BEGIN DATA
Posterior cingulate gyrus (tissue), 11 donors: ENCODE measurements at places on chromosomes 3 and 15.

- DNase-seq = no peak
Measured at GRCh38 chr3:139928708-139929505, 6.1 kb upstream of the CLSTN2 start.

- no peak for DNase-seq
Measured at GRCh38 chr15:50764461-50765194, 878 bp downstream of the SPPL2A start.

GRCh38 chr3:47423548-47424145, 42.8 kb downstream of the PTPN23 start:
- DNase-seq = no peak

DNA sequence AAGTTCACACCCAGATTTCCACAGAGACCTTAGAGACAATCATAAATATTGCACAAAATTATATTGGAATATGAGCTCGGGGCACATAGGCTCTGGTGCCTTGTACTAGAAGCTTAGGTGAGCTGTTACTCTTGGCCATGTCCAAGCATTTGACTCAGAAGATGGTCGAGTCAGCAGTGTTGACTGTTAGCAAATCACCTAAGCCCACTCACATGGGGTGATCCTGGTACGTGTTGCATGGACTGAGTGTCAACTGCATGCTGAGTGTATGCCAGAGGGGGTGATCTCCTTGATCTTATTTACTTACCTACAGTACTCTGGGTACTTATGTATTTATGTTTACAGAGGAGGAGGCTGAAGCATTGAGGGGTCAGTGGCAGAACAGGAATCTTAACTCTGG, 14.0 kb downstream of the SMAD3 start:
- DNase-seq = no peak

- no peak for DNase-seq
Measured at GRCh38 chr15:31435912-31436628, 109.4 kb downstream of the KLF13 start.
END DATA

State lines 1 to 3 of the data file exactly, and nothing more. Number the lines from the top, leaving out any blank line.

Posterior cingulate gyrus (tissue), 11 donors: ENCODE measurements at places on chromosomes 3 and 15.

- DNase-seq = no peak
Measured at GRCh38 chr3:139928708-139929505, 6.1 kb upstream of the CLSTN2 start.